A Prayer Tour of Los Angeles
Yesterday, the Urban Project crew went on a prayer “tour” of Los Angeles. The experience I had was beneficial in many ways, but I want to focus on the two that I feel are most important. First, this gave me a chance to really see the “City of Angels” through a different lens… through the eyes of the hard working immigrant population, many of whom are ignored by those in power. As I absorbed the scene at MacArthur Park, our first stop on the tour, I couldn’t help but think about a quote our staff leader, Lynne Shenk, told us that really stuck with me. She said, “As Christians, we do not confirm people’s dignity, that is God’s job. Our job as Christians is to affirm the dignity that everyone already has, given to them divinely by God”. Unfortunately, it seems these affirmations go silent when it comes to immigrants from Mexico and Central America. Many of these people are concentrated in the particular area around MacArthur Park. People seem to get so caught up in the literal politics of immigration and fail to realize these are people too, who are hardworking and make sacrifices many of us could never imagine nor understand without knowing their particular situations.
The other important takeaway from this experience is how prayer is imperative to the life of a Christ follower. Prayer is mentioned many times throughout the Bible, but here is one verse that stands out to me. In 1 Thessalonians 5:17-18, Paul tells the church to “Be unceasing and persistent in prayer, in every situation (no matter the circumstances) be thankful and continually give thanks to God” (AMP). The final stop of the tour was the perfect way to implement this teaching. Our last stop was Los Angeles City Hall. On the surface, City Hall should be a symbol of justice, change, with the men and women inside working to bring justice to everyone in the city. Such is not the case for LA. There is an unfortunate paradox that exists. Not even a block away from the steps leading up to the building, a row of tents where homeless people live stretches down the sidewalk. Even more contradictory, there are tents right in front of the sign outside of a construction site that reads, “Better is coming”. As our leader, Michael Sylvester, shared with us, California has the eighth largest economy in the world…but there is still a homeless community as large as Skid Row. The paradox continues.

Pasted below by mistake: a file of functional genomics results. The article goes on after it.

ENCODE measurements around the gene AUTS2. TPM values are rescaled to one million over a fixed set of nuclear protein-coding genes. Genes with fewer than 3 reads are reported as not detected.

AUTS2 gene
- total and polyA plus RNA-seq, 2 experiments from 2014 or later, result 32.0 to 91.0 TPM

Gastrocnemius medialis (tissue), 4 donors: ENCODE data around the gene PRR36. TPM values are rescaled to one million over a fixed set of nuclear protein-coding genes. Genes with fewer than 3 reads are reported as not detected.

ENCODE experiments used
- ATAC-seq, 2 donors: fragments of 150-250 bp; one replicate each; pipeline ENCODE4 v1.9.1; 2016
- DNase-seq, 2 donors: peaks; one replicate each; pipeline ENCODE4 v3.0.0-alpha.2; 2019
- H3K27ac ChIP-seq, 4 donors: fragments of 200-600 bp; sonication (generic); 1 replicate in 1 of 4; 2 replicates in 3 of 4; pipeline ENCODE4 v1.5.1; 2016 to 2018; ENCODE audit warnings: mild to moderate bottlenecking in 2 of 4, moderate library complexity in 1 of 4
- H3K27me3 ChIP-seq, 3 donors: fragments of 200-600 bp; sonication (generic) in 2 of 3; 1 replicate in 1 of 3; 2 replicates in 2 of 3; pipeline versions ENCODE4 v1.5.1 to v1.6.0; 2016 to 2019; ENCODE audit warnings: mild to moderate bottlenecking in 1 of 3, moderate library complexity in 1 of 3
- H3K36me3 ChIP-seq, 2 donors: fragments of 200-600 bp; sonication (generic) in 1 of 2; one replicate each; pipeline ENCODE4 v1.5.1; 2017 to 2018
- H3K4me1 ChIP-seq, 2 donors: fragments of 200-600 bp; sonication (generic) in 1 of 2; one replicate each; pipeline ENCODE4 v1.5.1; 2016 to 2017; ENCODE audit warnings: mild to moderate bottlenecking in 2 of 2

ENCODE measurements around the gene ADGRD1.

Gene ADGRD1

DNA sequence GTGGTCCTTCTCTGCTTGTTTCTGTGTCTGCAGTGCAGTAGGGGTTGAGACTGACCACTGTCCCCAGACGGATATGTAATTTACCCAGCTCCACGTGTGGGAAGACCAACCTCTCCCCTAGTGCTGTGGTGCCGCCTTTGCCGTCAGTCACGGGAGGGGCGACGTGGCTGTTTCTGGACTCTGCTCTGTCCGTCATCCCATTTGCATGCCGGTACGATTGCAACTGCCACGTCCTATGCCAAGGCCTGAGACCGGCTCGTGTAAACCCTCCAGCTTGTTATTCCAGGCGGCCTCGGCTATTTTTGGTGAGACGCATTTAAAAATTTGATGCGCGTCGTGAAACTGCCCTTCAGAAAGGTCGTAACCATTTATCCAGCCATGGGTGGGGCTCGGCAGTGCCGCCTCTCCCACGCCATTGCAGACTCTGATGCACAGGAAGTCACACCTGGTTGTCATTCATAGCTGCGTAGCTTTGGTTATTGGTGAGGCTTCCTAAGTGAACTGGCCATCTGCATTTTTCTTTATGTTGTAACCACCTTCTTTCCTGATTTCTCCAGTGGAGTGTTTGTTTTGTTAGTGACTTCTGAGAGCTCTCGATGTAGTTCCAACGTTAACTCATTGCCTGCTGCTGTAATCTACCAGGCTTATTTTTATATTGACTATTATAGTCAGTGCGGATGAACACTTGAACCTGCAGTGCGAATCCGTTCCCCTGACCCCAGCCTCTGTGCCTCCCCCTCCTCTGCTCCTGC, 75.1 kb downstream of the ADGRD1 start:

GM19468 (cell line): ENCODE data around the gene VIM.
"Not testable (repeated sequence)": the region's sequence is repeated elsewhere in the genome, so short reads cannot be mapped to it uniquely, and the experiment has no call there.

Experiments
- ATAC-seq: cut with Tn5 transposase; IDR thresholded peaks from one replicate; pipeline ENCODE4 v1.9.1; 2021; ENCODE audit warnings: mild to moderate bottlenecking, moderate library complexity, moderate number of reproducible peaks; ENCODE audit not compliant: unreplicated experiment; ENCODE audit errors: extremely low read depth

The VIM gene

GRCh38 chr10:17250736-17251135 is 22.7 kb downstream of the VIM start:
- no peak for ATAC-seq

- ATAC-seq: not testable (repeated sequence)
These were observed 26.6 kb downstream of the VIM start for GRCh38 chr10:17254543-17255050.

For me, putting my hands on the pillars of LA City Hall was what I felt God was leading me to do. I stood there and prayed. Prayed that the policies coming out of that building would be for the improvement of the city and would reflect the Kingdom of God the right way. I prayed for the men, women, and children whose voices may never be heard in this city hall, the state Capitol, Capitol Hill, or the White House. I prayed that God would continue to place his disciples in this city who would be soldiers for his Kingdom and his Word. I prayed that he would reveal to me how I play a part in this mission. The praying doesn’t stop here. We as the Urban Project community and Christ followers must continue to pray without ceasing for Los Angeles, our leaders, and our nation for effective and godly change.
Please keep praying for our leaders. Keep praying for humanity. Keep praying for your own communities, and keep praying for Los Angeles.
University of Northern Colorado